I host my git repositories on a personal VPS and I have one package that I want to make "go get"-able. I have tried to set everything up per the help document found by issuing "go help importpath" with no luck. No matter what I do I get the following error:

package example.com/user/package: unrecognized import path "example.com/user/package"

I've tried every combination of the mentioned META tag with the same results.

<meta name="go-import" content="example.com git http://example.com/user/package">

The actual git repository is accessible via http://example.com/user/package.git. I am able to clone it directly but I want go to download and install it properly.

Per the help document, if go makes a request to http://example.com/user/package?go-get=1 the page returned contains the META tag. If go then makes a subsequent request to http://example.com/?go-get=1 the page returned also contains the exact same META tag.

Does any special configuration need to be done on the server? I wouldn't think so since go would be accessing the repository via an http request.

I'm at my wits end. Any help you can provide would be greatly appreciated.

up vote 17 down vote accepted

This is the meta tag I've configured nginx to return for a gitlab server: if you request http://mygit.server/group/project?go-get=1

you get:

<meta content='mygit.server/group/project git git+ssh://git@mygit.server/group/project.git' name='go-import'>

And it works like a charm.

Here is the nginx rewrite rule that does this:

location ~ "(/[^/]+/[^/]+)(/.*)?" {
    if ($arg_go-get = "1") {
            echo '<html><head><meta name="go-import" content="my.domain.com$1 git git+ssh://git@my.domain.com$1"/></head></html>';
    }
    try_files $uri $uri/index.html $uri.html @gitlab;
  }

This of course assumes you're working with git over ssh. If you're using https rewrite the url accordingly.

Just to expand on @Not_a_Golfer answer, which was very helpful.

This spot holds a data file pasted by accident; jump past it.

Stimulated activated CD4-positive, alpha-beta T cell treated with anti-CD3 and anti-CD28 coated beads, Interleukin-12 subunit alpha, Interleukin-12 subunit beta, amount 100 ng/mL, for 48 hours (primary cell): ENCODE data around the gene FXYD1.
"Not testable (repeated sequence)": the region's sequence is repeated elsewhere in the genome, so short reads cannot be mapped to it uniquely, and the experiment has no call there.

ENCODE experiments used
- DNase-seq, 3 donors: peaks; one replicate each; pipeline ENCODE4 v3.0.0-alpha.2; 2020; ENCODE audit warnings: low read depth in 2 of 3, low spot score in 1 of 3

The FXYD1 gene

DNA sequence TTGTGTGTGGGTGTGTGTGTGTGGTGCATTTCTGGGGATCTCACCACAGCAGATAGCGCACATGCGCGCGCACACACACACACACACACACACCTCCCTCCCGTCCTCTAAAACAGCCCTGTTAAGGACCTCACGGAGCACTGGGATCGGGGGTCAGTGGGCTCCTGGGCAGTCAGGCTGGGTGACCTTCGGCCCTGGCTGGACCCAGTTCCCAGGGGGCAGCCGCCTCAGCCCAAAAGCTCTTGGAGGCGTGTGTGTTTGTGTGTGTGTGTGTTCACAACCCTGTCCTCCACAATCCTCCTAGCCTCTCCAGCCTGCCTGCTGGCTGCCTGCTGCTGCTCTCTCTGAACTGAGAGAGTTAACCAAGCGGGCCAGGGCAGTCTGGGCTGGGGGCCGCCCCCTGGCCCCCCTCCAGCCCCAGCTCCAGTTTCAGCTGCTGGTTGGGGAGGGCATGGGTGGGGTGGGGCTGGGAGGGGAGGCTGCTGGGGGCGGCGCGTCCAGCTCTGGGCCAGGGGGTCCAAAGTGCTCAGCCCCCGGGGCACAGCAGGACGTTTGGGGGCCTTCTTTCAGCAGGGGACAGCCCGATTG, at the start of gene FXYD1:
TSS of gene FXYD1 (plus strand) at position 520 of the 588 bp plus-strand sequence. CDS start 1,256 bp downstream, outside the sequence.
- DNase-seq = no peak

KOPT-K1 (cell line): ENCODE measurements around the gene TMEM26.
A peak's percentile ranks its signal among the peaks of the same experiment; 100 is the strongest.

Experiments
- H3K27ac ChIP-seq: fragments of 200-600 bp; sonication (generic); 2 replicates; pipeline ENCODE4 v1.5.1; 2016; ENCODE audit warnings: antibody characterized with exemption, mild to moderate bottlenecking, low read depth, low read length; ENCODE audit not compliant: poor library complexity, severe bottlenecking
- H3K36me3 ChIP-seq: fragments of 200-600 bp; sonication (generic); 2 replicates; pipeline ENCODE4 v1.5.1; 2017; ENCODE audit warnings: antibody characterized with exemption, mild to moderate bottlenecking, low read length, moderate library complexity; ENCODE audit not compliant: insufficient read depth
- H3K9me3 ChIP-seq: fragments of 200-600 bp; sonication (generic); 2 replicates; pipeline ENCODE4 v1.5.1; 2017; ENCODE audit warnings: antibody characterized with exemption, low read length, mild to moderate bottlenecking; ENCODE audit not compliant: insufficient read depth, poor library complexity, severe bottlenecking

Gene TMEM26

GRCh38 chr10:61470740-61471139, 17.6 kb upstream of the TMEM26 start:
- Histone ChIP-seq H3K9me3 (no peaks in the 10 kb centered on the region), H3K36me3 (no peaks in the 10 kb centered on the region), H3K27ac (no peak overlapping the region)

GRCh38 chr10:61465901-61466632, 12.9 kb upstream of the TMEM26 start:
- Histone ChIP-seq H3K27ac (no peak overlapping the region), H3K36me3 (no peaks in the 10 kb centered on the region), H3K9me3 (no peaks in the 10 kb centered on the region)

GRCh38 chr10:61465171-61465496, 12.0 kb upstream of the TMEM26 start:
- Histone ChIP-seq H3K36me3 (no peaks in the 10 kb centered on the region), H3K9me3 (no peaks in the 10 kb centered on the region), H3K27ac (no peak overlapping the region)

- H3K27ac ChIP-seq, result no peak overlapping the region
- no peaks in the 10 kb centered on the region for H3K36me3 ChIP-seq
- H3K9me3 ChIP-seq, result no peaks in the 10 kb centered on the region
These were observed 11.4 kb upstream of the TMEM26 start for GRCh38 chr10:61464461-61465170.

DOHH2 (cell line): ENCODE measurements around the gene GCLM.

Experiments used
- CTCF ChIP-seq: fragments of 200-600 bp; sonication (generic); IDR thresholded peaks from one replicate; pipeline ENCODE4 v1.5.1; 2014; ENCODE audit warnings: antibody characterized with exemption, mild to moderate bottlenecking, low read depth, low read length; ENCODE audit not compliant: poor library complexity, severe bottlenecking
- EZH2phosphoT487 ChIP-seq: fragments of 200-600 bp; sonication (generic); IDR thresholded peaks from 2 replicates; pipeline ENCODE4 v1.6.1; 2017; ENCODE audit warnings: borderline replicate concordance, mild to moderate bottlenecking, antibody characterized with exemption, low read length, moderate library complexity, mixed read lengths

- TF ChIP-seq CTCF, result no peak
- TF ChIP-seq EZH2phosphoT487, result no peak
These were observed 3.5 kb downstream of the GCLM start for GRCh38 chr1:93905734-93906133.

I have that for my Gerrit installation using Gitiles for browsing source code, so now godoc works (It links documentation to the right line of code):

    # http://stackoverflow.com/questions/26347516/using-go-get-on-a-personal-git-repo/26348986#26348986
    location ~ "(/[^/]+)(/.*)?" {
        if ($arg_go-get = "1") {
                echo '<html><head><meta name="go-import" content="myserver.example.com$1 git https://myserver.example.com$1"/><meta name="go-source" content="myserver.example.com$1 https://myserver.example.com/plugins/gitiles$1 https://myserver.example.com/plugins/gitiles$1/+/master/{dir} https://myserver.example.com/plugins/gitiles$1/+/master/{dir}/{file}#{line}" /></head></html>';
        }
        try_files $uri @gerrit;
    }

    location / {
        try_files $uri @gerrit;
    }

I've just done this for myself - similar scenario: a few small go repos and a mostly-private website. Nginx configuration:

root /var/www;

location / {
    try_files $uri?$args $uri $uri/ @my-proxy;
}

I then run:

$ echo '<html><head><meta name="go-import" content="example.com/project-name git git+ssh://example.com/~/code/magic/blah/project-name.git" /></head></html>' > /var/www/project-name\?go-get\=1
  • The query-string is embedded into a filename, which nginx serves if it exists.
  • We create a file of the appropriate (slightly weird) name per project.
  • Each file contains a minimal HTML document with the appropriate <meta /> tag

The cost is an extra stat() call per hit to the location block, but you avoid the dreaded nginx if directive and the out-of-tree echo module, and can trivially tweak the meta content per-repository.

If those weird filenames bug you, you could restrict the scope: import "example.com/code/project-name" in your .go files, andlocation /code { try_files ... } in nginx.

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